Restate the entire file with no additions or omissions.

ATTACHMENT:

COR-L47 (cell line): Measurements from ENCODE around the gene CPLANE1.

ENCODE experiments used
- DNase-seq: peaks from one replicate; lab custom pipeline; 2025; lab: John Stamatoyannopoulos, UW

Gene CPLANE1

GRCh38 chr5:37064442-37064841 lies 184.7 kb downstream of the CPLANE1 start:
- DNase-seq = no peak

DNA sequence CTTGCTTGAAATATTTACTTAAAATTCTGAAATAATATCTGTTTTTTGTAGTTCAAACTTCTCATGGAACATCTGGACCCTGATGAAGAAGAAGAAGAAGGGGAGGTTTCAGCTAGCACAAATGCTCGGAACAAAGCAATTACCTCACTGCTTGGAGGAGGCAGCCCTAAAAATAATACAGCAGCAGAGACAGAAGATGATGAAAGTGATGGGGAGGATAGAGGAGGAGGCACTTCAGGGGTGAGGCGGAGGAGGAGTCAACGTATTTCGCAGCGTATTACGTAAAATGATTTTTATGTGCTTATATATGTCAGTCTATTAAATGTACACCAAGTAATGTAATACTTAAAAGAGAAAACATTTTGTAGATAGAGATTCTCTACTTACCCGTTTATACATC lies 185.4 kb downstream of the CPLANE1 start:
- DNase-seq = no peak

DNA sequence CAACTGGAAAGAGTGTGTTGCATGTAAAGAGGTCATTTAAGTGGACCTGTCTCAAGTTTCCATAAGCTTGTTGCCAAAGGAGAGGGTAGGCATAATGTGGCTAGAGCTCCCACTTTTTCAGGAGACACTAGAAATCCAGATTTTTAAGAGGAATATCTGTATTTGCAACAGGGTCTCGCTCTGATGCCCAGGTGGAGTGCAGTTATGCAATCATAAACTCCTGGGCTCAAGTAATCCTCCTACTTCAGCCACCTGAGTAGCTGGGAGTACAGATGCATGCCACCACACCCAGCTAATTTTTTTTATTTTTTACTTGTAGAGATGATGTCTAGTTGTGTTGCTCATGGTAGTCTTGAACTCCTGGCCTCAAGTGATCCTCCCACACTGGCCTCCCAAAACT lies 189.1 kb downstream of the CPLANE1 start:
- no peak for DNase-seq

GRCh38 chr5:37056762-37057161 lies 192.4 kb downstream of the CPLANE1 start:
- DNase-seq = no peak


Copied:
COR-L47 (cell line): Measurements from ENCODE around the gene CPLANE1.

ENCODE experiments used
- DNase-seq: peaks from one replicate; lab custom pipeline; 2025; lab: John Stamatoyannopoulos, UW

Gene CPLANE1

GRCh38 chr5:37064442-37064841 lies 184.7 kb downstream of the CPLANE1 start:
- DNase-seq = no peak

DNA sequence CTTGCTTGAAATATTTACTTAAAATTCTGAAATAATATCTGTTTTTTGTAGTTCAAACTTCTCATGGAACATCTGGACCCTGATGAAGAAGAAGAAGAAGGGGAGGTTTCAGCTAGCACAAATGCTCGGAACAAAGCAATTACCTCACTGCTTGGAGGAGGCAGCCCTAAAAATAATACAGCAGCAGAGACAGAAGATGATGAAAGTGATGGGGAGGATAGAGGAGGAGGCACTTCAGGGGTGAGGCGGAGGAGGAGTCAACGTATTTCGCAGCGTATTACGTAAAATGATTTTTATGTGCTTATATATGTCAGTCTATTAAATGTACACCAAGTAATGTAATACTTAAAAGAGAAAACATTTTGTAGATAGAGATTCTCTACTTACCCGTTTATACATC lies 185.4 kb downstream of the CPLANE1 start:
- DNase-seq = no peak

DNA sequence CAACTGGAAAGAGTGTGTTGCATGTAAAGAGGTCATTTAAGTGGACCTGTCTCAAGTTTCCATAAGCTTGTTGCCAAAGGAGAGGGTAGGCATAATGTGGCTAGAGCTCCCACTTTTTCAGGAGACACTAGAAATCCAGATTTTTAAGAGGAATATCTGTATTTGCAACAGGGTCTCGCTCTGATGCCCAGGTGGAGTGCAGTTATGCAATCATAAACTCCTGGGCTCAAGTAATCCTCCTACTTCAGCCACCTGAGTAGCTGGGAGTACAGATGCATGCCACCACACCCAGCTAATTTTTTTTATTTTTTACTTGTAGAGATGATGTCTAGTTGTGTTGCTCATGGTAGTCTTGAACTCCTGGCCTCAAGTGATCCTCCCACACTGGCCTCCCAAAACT lies 189.1 kb downstream of the CPLANE1 start:
- no peak for DNase-seq

GRCh38 chr5:37056762-37057161 lies 192.4 kb downstream of the CPLANE1 start:
- DNase-seq = no peak